Hands-On Activism


Level:
Middle school and high school
Subject: U.S. history and government
Time: One to two class periods
Preparation: Have class view the entire "Participation" segment (Act 3)


Who makes a difference? Ask students to cite examples of people in the school, community, and nation who make a difference in the world. What qualities do these people have that make them successful as agents of change?

After the discussion of local activists, watch the "Participation" Act and ask students to note the personal characteristics of the people in the video who make a difference. For instance, James "Rocky" Robinson, who runs the volunteer ambulance corps in Brooklyn, New York, might be described as caring, passionate, persistent, and tough. Chuck Kaparich, the carousel builder, might be called passionate, persistent, visionary, and kind.

When you've collected a list of qualities, look for commonalities. Which of the qualities seem to be essential to the success of these activists?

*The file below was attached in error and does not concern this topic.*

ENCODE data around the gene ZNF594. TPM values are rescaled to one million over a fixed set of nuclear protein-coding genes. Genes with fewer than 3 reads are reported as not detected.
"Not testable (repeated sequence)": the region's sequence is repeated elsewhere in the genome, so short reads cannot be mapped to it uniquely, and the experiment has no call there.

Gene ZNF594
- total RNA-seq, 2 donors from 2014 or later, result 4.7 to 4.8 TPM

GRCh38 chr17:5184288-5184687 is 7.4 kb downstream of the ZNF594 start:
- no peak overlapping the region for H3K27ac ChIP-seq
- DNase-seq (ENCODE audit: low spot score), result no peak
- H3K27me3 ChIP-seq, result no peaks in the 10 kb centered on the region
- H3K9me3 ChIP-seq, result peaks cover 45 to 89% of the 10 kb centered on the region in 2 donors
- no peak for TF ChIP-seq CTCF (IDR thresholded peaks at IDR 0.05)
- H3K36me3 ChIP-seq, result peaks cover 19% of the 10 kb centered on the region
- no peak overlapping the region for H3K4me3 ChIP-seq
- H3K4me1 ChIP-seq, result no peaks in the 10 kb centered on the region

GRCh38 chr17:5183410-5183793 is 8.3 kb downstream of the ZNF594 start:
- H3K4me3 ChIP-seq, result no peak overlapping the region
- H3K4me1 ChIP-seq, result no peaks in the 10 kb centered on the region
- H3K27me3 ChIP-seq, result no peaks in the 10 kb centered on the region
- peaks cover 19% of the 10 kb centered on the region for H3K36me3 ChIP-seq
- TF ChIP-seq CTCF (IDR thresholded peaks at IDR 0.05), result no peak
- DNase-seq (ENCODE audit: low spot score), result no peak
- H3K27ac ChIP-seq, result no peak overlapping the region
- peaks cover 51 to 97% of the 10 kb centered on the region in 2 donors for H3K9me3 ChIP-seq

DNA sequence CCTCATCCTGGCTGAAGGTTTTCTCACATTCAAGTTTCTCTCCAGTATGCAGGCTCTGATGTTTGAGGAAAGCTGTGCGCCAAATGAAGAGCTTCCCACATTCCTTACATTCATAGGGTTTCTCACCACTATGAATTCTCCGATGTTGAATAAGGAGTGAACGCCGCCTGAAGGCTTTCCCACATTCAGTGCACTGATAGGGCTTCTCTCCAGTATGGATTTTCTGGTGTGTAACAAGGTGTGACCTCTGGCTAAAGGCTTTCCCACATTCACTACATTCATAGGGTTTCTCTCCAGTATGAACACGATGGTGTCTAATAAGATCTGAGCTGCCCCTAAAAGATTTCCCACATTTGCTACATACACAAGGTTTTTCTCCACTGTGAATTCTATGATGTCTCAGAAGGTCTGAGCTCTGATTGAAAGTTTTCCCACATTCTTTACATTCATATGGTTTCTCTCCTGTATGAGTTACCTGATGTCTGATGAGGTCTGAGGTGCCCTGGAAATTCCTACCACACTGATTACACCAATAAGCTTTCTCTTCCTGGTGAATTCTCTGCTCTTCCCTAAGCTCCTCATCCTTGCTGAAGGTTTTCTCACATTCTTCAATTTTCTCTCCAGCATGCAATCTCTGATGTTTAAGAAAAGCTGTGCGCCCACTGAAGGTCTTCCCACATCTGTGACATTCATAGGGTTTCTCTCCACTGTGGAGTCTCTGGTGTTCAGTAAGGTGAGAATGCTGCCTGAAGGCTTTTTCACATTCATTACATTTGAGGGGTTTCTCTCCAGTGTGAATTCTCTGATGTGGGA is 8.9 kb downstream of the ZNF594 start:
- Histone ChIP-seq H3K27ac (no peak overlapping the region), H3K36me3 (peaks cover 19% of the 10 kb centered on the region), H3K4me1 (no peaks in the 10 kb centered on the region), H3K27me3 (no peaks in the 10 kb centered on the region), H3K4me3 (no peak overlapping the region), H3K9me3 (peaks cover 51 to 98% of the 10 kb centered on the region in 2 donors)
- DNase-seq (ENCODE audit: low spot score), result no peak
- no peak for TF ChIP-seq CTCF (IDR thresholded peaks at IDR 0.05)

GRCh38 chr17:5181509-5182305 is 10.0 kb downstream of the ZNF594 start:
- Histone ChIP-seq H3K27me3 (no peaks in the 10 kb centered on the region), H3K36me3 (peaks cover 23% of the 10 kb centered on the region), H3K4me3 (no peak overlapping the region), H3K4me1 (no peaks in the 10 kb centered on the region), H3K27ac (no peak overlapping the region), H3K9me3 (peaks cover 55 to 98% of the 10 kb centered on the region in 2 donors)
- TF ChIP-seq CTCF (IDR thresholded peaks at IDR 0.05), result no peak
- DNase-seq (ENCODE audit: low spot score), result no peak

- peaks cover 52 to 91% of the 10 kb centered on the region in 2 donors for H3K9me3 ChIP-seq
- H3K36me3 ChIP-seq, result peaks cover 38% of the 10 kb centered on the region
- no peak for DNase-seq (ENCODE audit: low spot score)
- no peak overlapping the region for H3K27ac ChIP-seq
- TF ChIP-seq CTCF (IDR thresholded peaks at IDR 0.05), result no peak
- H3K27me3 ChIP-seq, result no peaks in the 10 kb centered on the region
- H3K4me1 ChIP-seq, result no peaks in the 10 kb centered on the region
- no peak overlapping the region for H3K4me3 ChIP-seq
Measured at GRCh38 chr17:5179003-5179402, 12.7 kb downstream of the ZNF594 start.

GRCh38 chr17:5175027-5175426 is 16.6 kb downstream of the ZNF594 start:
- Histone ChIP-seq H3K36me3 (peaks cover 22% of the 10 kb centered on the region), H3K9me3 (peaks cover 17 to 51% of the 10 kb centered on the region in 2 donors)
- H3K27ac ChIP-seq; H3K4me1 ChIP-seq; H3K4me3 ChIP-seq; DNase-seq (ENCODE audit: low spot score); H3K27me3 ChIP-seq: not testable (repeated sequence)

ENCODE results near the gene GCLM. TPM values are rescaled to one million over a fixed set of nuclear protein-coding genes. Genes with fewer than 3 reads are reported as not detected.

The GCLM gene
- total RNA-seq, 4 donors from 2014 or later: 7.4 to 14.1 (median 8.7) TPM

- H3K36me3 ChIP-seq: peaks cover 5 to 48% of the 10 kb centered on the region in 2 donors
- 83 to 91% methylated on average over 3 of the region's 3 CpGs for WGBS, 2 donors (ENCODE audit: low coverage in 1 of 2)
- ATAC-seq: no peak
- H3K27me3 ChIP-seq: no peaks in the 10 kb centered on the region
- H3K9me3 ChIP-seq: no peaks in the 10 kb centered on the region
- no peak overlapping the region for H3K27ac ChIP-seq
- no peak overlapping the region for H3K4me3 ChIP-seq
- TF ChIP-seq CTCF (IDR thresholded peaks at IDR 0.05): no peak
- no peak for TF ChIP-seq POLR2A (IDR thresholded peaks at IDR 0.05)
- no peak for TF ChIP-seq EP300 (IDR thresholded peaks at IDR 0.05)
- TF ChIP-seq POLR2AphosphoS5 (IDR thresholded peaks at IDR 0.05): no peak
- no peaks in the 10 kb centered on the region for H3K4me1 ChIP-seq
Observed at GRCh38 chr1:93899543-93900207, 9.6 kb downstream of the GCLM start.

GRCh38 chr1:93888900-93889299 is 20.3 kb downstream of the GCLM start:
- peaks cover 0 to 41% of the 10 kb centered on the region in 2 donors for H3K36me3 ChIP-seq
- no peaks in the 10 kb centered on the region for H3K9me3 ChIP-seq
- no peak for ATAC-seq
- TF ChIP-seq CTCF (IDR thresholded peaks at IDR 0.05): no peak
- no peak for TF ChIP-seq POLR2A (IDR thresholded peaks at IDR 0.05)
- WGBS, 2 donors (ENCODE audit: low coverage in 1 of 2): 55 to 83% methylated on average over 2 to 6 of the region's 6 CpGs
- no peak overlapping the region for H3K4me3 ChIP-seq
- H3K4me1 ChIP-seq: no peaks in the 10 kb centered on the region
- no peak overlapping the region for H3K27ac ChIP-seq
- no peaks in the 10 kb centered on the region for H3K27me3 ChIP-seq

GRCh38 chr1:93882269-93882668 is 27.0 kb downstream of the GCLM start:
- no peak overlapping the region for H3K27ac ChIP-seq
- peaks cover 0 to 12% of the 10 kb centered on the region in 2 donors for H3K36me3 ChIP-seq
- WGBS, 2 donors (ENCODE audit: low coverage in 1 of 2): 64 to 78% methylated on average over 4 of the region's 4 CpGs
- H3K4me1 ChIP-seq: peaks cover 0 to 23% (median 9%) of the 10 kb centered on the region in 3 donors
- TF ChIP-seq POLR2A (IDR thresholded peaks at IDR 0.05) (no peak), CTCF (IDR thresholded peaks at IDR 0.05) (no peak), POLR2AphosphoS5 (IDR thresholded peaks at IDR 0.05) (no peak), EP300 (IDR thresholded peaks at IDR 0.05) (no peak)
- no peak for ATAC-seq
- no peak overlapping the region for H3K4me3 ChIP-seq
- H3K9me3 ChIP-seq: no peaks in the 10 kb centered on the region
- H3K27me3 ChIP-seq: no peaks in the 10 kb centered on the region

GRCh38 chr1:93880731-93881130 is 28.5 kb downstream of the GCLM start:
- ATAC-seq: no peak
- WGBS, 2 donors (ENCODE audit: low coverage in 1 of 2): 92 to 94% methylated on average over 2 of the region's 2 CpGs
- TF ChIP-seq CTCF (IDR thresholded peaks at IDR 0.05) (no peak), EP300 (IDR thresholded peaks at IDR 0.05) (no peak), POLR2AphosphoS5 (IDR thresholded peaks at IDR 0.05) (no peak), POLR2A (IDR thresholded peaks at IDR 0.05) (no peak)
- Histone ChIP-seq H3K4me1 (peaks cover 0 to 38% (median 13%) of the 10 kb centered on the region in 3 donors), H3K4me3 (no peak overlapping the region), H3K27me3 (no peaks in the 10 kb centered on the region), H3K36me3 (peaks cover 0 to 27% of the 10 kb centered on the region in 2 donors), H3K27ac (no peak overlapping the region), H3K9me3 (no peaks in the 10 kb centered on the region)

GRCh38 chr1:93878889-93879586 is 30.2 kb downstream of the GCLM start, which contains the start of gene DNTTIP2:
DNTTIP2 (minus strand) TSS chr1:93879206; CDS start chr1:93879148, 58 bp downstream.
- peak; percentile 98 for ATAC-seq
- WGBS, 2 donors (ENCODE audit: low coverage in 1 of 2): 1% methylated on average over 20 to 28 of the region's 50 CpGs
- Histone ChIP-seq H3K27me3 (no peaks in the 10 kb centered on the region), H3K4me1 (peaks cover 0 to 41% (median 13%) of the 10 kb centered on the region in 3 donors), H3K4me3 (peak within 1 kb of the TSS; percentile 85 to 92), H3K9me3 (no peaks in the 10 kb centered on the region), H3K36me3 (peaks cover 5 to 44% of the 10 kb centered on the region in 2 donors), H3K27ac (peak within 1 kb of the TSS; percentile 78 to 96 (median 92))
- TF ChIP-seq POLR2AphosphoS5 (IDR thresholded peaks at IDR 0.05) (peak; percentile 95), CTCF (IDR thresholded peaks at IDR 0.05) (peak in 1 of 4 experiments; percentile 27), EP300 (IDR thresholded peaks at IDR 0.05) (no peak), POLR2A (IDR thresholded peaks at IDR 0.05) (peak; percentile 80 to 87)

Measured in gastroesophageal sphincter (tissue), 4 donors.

After you have this list of essential characteristics, ask students how these qualities could help create success in their own lives -- now and in the future.

To conclude the discussion, ask students to write a friendly letter to one person in the series. The letter should explain what the student noticed and admired about the activist. If people in the video inspired students to think in new ways or take action, they might mention that in their letter too. Send the letters. (Addresses for many of the people who appeared in the video are in the back of this guide.) Let students know that while these activists will enjoy hearing from them, they may not be able to respond because of their involvement in so many activities.

Finally, ask each student to find a person in the community who has "made a difference." Have students research their selections in the local paper and/or interview them. Create a showcase of activists in your hallway or school library.

Merrill Thompsen
Wilson Middle School
Yakima, Wash.



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